The device is detonated remotely from a surface control bunker. Nuclear explosion vaporizes underground rock, creating an underground chamber filled with superheated radioactive gas. As it cools, a pool of molten rock builds up at the bottom of the chamber. Underground nuclear tests are the detonation tests of nuclear weapons that are carried out underground.
When the device being tested is buried deep enough, the nuclear explosion can be contained, without releasing radioactive materials into the atmosphere. The objective of the test-ban treaty was to limit atmospheric precipitation and exposure to radioactive materials. When a weapon is buried deep enough, its explosion can be contained in the ground; the depth depends on the size of the bomb. If the bomb is not buried deep enough in the ground, it will not necessarily produce a classic mushroom cloud, but rather a giant cloud of dust and dirt will explode in the sky, as seen above.
Detonation of nuclear weapons above the earth sends radioactive materials up to 50 miles into the atmosphere. Large particles fall to the ground near the explosion site, but lighter particles and gases move to the upper atmosphere. Particles that are dragged into the atmosphere and fall back to Earth are called rain. Rain can circulate around the world for years until it gradually falls to Earth or is brought back to the surface by precipitation.
The trajectory of rain depends on wind and weather patterns. The Comprehensive Nuclear-Test-Ban Treaty bans nuclear testing anywhere on the planet's surface, atmosphere, underwater and underground. The first Operation Crossroads underwater nuclear test was conducted by the United States in 1946 at its Pacific Proving Grounds in the Marshall Islands for the purpose of evaluating the effects of nuclear weapons used against naval vessels. From then until the signing of the Comprehensive Nuclear-Test-Ban Treaty in 1996, most nuclear tests were conducted underground, in order to prevent nuclear fallout from entering the atmosphere.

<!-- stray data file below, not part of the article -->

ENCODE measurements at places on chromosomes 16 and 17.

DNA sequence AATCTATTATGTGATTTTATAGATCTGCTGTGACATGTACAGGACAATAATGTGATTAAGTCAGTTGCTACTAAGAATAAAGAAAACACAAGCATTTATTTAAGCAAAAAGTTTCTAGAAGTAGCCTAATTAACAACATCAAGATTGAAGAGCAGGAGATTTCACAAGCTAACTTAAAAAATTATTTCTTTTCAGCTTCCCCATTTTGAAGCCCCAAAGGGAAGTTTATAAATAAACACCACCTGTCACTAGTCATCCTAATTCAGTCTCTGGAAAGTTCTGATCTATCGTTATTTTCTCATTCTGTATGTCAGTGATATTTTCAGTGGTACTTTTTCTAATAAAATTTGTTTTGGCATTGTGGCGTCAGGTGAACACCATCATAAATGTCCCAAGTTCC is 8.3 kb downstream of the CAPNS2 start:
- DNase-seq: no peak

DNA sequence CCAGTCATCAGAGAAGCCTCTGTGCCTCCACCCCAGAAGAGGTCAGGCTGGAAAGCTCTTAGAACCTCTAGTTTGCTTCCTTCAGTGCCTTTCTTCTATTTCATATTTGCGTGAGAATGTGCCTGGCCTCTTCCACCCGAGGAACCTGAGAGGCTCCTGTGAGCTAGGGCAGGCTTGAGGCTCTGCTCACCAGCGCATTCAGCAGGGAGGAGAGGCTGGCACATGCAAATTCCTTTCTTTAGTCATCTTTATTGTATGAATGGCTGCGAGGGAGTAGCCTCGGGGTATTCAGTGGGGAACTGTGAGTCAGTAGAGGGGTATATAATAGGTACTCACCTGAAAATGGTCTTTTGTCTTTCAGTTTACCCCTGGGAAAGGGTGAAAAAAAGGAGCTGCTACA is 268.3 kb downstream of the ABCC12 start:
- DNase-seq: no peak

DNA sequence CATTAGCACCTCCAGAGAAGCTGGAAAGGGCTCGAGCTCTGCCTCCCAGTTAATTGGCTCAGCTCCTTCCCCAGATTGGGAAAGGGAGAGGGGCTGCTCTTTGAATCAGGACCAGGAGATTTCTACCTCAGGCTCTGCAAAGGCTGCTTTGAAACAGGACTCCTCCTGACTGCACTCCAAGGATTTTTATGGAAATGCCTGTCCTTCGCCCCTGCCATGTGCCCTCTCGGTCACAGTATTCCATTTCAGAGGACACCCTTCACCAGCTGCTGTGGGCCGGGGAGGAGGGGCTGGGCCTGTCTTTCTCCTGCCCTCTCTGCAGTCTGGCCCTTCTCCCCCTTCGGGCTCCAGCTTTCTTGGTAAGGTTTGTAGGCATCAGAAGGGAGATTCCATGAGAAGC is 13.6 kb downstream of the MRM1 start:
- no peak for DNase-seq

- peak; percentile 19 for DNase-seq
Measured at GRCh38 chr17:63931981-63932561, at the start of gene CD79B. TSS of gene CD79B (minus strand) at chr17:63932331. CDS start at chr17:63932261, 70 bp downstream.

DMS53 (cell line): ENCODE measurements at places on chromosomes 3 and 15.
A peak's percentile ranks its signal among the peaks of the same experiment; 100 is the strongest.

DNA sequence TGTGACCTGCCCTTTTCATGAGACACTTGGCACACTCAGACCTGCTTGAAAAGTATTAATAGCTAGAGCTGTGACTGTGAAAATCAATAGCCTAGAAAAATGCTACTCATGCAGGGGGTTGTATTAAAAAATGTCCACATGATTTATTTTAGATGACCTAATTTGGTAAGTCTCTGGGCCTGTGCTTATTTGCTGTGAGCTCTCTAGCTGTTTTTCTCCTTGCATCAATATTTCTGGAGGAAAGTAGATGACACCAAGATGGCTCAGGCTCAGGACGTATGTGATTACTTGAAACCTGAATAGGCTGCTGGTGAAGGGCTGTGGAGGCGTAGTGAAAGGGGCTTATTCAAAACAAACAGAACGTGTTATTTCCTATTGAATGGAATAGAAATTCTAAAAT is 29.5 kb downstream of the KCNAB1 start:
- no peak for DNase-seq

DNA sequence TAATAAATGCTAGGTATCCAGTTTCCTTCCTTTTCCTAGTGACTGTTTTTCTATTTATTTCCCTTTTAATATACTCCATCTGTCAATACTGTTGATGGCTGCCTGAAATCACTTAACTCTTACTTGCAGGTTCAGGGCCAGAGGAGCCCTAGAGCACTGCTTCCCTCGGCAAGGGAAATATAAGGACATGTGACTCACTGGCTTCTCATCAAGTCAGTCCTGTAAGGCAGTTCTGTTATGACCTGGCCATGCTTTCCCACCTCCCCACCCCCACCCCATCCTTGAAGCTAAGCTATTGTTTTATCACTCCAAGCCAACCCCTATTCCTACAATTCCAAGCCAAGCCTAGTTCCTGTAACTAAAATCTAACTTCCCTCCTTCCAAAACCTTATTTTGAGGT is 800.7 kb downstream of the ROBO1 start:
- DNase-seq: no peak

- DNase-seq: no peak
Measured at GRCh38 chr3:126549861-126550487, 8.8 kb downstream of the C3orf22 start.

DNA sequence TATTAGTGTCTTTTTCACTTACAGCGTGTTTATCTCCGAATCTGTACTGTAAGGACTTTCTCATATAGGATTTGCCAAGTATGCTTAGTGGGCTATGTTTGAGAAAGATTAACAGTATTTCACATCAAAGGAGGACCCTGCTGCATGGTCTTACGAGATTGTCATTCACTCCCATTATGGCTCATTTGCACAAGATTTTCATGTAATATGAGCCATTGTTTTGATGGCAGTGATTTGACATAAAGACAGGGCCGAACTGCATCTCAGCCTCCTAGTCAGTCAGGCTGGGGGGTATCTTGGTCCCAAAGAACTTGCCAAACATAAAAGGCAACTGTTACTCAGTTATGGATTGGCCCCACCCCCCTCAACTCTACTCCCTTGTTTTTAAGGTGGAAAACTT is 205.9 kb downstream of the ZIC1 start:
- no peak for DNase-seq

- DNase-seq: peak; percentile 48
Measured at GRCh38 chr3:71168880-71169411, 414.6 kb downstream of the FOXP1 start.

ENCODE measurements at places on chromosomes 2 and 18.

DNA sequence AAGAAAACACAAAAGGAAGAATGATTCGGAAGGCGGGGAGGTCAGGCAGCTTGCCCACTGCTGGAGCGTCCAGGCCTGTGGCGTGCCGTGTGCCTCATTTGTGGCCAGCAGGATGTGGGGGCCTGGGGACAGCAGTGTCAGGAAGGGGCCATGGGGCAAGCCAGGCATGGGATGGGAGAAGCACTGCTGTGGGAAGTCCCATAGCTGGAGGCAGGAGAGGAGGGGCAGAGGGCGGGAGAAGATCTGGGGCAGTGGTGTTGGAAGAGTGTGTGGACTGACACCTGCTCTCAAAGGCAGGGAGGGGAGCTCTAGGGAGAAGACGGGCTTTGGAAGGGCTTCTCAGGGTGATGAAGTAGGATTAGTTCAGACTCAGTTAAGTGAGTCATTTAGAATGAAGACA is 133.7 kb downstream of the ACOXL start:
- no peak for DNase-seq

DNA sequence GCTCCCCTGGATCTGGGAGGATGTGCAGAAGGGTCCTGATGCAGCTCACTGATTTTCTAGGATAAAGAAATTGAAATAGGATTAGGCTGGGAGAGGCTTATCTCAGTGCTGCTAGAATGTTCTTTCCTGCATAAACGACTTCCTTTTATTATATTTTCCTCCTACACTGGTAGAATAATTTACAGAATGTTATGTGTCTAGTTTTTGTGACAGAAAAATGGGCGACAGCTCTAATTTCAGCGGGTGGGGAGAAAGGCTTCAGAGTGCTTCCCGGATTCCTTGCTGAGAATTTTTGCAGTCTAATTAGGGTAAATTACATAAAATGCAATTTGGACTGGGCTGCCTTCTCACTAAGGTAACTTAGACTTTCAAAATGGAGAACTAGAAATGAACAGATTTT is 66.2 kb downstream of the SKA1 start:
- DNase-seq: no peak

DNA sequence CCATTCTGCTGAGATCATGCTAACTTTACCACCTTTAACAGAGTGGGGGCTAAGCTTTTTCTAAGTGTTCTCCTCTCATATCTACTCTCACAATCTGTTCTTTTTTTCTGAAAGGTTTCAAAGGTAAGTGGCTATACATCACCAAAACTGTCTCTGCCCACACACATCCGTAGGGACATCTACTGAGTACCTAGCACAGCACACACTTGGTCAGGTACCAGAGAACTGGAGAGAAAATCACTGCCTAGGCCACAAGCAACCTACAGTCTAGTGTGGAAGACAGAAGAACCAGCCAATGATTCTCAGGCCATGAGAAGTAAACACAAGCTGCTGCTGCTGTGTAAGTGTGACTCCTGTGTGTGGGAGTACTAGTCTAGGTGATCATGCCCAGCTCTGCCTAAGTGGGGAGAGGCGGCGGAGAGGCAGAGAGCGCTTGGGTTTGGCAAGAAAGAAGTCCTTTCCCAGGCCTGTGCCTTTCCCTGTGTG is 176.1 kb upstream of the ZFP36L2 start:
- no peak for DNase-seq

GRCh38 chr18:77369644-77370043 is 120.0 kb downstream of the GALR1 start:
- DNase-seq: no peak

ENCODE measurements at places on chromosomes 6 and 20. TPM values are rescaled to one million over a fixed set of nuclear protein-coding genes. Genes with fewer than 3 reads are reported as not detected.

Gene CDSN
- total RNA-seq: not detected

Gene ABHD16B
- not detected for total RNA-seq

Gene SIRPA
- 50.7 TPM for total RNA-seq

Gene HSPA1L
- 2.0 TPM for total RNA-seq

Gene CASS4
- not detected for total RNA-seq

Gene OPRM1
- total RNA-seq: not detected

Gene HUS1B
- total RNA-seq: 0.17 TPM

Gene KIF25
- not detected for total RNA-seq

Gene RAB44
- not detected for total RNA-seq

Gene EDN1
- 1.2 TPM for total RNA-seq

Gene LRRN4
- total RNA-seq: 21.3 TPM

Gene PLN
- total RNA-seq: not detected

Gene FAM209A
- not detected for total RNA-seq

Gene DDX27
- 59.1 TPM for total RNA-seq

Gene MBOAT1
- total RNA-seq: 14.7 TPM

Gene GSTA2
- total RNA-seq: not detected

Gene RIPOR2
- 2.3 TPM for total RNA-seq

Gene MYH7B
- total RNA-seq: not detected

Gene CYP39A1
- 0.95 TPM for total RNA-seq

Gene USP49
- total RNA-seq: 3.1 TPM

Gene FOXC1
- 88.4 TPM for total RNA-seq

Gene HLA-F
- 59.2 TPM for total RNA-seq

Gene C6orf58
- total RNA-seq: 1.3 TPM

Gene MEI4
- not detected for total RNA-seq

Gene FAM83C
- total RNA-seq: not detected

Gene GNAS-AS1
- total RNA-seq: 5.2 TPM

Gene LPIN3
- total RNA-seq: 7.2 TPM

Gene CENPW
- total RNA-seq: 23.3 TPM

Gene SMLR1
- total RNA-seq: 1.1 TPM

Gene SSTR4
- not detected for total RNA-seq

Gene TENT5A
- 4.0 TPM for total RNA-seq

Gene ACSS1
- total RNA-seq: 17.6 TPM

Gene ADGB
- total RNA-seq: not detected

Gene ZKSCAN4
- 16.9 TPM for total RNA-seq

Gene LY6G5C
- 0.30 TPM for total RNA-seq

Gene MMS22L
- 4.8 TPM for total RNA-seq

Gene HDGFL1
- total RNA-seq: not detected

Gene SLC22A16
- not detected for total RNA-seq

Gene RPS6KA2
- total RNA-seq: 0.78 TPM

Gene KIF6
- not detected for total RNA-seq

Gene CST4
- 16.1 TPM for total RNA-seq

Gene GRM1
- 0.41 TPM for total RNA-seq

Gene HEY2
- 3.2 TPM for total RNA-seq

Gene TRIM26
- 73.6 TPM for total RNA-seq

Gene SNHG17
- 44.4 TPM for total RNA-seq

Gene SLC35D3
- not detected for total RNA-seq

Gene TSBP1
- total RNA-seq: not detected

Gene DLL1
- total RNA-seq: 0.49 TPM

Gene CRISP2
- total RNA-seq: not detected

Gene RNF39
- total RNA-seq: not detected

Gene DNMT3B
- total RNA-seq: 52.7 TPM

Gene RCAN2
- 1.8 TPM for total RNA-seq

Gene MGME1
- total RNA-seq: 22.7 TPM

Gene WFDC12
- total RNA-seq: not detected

Some studies and evaluations, including an evaluation by Arjun Makhijani of the health effects of nuclear weapons complexes, estimate that cancer deaths due to global radiation doses from nuclear test programs in the atmosphere of the five nuclear-weapon States amount to hundreds of thousands. See a rough overview of all nuclear tests conducted to date, as well as the status of the CTBT of countries that have conducted nuclear tests. France closed and dismantled all of its nuclear test centers in the 1990s, the only nuclear-weapon State to date. These monitors were originally designed to detect radionuclides that were released after the detonation of a nuclear weapon.
The Comprehensive Nuclear-Test-Ban Treaty (CTBT) The CTBT is a legally binding global ban on the testing of nuclear explosives. At first, neither the United States nor the Soviet Union had many nuclear weapons to spare, so their nuclear tests were relatively limited. Less than ten years later, with the anticipated transition to a majority-elected government, South Africa dismantled all its nuclear weapons, the only nation to date that voluntarily renounced nuclear weapons under its full control. If data from IMS stations indicate that a nuclear test has been carried out, a Member State may request that an on-site inspection be carried out to collect evidence to make the final assessment of whether a nuclear explosion actually occurred in violation of the Treaty.
Later, in 1955, United States Operation Wigwam conducted a single submarine nuclear test at a depth of 600 m to determine the vulnerability of submarines to nuclear explosions. Underground nuclear testing was banned by the 1996 Comprehensive Nuclear-Test-Ban Treaty (CTBT), which bans all nuclear explosions on Earth. Both India and Pakistan immediately moved to announce unilateral moratoriums on nuclear testing and have not conducted nuclear tests since 1998.